Developing a Basic WordPress Plugin Using Shortcodes

I have seen a lot of great tutorials centered around building unique WordPress plugins. Unfortunately many of these ideas are fairly complicated or still require external PHP function calls. Also many of the simpler ideas can simply be copied into your theme functions which will save a lot of time.

But for this tutorial I want to focus on building a plugin using shortcodes. My example will be an e-mail contact form using CAPTCHA for spam protection. We simply install the plugin codes and then add the small shortcode tag [tmcontact] onto any page. This will instantly append the simple contact form into your WordPress content.

open source shortcodes wordpress contact form plugin tutorial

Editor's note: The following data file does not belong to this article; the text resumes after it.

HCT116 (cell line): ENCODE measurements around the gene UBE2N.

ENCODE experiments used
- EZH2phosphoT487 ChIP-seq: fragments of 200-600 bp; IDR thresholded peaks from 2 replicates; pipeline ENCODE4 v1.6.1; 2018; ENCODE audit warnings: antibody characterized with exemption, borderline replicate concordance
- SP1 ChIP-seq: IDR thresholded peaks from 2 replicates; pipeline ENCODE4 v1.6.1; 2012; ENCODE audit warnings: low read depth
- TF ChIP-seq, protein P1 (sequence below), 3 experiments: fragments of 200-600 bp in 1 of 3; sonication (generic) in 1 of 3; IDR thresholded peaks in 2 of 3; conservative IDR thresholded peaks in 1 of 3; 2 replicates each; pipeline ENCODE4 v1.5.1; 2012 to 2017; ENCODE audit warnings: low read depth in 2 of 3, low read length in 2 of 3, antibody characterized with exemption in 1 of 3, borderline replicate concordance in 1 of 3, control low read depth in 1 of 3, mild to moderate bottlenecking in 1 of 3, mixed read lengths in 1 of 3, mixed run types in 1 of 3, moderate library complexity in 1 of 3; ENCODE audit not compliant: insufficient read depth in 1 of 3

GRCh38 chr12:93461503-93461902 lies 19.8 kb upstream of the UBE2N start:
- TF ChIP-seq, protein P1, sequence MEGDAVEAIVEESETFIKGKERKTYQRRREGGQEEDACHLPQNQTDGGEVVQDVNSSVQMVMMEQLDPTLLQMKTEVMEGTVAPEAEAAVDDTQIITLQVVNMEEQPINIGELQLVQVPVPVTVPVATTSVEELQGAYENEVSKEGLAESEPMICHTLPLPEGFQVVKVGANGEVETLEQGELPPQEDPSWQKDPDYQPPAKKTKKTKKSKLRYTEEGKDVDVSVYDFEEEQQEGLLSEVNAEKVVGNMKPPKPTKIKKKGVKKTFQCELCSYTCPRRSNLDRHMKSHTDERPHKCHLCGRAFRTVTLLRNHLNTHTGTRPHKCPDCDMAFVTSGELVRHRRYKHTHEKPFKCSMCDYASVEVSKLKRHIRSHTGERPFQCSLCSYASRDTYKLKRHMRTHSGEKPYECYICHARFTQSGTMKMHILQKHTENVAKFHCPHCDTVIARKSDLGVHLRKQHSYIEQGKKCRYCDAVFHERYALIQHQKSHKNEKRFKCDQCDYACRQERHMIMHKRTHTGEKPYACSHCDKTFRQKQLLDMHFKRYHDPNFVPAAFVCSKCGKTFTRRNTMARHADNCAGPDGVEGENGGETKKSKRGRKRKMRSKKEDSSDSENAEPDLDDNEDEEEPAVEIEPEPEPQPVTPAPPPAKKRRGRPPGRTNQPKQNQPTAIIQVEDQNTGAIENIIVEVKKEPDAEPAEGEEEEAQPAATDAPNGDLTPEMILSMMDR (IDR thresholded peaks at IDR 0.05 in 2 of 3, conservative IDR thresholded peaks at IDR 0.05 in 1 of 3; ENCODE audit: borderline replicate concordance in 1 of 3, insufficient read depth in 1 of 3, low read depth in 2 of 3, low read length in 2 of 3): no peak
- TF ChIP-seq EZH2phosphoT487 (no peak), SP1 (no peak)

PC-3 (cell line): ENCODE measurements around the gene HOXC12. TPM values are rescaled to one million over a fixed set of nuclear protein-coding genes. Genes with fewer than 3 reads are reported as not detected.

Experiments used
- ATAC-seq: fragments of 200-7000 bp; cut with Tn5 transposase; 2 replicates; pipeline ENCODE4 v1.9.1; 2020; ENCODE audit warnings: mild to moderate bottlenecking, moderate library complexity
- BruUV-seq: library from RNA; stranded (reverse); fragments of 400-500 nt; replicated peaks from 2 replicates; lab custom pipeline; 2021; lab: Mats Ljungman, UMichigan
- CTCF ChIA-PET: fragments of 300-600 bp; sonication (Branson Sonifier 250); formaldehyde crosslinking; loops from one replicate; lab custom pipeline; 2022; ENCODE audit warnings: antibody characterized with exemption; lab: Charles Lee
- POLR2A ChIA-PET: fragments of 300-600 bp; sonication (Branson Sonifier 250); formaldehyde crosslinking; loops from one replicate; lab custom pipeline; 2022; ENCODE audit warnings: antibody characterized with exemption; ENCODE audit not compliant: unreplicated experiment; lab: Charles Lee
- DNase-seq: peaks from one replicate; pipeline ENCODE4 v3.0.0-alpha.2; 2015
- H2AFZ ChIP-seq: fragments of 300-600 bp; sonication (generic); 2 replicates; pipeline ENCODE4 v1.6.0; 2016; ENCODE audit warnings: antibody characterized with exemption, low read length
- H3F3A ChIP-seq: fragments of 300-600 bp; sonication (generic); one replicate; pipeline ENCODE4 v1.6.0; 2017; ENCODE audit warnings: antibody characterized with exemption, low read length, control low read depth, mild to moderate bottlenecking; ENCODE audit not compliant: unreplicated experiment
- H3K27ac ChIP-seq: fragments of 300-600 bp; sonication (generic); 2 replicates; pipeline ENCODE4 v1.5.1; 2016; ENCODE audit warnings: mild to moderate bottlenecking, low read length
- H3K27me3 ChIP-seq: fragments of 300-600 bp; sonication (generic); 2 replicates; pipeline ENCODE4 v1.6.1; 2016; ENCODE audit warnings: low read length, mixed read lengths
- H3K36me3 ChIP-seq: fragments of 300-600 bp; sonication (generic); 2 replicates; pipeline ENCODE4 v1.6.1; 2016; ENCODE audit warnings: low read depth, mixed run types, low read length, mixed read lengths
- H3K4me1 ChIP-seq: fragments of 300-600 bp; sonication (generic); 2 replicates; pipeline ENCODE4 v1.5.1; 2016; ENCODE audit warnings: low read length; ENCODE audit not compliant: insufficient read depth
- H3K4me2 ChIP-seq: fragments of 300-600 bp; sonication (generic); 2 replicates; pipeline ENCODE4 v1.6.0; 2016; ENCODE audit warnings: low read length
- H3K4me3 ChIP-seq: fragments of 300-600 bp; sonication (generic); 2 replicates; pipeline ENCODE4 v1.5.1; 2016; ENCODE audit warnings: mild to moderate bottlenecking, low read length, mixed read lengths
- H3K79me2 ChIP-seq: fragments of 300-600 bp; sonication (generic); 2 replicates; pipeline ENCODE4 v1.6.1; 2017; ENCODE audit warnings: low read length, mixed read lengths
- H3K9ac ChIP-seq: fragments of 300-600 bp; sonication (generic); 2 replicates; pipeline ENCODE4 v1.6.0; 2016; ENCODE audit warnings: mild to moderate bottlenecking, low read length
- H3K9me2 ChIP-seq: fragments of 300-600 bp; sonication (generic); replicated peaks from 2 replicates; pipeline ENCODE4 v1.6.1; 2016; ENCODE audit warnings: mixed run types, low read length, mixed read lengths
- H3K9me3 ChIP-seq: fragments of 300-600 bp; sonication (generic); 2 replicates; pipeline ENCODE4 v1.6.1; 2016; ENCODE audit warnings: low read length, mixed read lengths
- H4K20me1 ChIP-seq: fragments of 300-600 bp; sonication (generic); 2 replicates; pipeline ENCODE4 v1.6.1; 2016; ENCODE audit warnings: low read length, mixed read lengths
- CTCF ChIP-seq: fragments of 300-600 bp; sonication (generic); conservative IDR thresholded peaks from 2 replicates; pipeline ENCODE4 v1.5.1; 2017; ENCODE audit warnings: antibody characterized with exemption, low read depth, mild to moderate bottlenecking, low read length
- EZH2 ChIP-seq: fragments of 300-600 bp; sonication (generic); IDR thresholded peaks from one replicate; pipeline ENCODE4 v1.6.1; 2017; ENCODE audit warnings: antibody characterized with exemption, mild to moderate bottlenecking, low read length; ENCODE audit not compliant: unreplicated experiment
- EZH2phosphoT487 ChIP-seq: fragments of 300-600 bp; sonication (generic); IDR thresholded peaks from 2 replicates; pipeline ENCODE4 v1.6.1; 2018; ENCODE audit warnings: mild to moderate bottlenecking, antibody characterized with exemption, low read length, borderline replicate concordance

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Building a Simple Template

When getting started we are going to make the plugin’s main directory which is called shortcodes-contact. Inside I have placed a CSS file, along with some images and a unique TTF font which is used in generating the CAPTCHA. All of these resources pertain specifically to this tutorial so you will not always need custom styles or images. But keep in mind that it is a good idea to store all these resources in your own folder, just in case.

Now we need to create the main plugin file which has the same name as its containing folder. This will be called shortcodes-contact.php and the very first lines of code must delineate some meta information. WordPress will scan the top comments and display this information on the plugin admin menu page. Here is my sample code:

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/*
Plugin Name: TM Shortcodes Contact Form
Plugin URI: http://blog.templatemonster.com/